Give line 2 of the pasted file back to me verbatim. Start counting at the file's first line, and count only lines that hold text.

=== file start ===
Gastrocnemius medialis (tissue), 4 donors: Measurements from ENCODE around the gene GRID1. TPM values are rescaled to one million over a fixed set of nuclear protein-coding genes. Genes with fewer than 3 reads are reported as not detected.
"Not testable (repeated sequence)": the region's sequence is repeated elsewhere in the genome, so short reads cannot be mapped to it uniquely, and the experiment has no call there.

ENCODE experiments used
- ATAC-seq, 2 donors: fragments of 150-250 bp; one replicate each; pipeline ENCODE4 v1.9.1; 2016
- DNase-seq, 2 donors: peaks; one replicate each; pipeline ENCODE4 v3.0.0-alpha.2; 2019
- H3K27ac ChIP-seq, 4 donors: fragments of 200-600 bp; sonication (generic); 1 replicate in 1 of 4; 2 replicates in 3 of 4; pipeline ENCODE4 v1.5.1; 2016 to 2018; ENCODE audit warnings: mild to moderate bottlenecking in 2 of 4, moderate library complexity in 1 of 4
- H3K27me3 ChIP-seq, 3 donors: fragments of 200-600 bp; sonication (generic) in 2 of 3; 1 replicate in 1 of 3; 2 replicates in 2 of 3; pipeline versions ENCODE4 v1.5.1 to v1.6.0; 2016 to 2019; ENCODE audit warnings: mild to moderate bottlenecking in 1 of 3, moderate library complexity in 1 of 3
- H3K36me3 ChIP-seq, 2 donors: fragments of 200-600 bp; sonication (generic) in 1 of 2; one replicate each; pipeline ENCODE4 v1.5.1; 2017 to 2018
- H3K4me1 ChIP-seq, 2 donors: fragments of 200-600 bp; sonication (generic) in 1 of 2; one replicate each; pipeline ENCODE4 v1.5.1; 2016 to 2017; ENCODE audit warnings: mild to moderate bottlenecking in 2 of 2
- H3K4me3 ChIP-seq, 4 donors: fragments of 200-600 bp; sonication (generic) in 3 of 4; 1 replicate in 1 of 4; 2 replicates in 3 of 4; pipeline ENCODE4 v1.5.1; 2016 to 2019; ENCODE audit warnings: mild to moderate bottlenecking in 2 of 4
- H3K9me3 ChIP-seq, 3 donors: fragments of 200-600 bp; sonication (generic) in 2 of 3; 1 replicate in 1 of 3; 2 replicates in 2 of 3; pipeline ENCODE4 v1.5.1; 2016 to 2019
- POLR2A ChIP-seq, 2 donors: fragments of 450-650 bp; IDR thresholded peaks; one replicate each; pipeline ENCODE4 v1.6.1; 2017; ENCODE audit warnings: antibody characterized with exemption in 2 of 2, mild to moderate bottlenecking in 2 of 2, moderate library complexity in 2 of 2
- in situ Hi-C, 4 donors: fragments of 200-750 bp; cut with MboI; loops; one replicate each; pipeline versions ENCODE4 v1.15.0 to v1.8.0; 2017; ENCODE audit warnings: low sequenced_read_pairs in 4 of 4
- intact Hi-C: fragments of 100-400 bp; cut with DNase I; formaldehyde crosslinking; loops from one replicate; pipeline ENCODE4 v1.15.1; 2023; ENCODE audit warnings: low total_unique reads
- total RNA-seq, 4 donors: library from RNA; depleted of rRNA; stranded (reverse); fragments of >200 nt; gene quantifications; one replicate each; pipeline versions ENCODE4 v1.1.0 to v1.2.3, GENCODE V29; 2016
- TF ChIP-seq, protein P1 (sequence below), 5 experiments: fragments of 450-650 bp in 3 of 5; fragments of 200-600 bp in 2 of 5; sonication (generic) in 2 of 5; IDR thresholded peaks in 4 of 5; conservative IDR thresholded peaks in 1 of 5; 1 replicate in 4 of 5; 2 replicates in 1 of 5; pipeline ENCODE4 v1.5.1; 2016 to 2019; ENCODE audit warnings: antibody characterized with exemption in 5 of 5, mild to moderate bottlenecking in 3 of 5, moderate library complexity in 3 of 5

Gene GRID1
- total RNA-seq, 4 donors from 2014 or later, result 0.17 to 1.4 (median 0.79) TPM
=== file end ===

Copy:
"Not testable (repeated sequence)": the region's sequence is repeated elsewhere in the genome, so short reads cannot be mapped to it uniquely, and the experiment has no call there.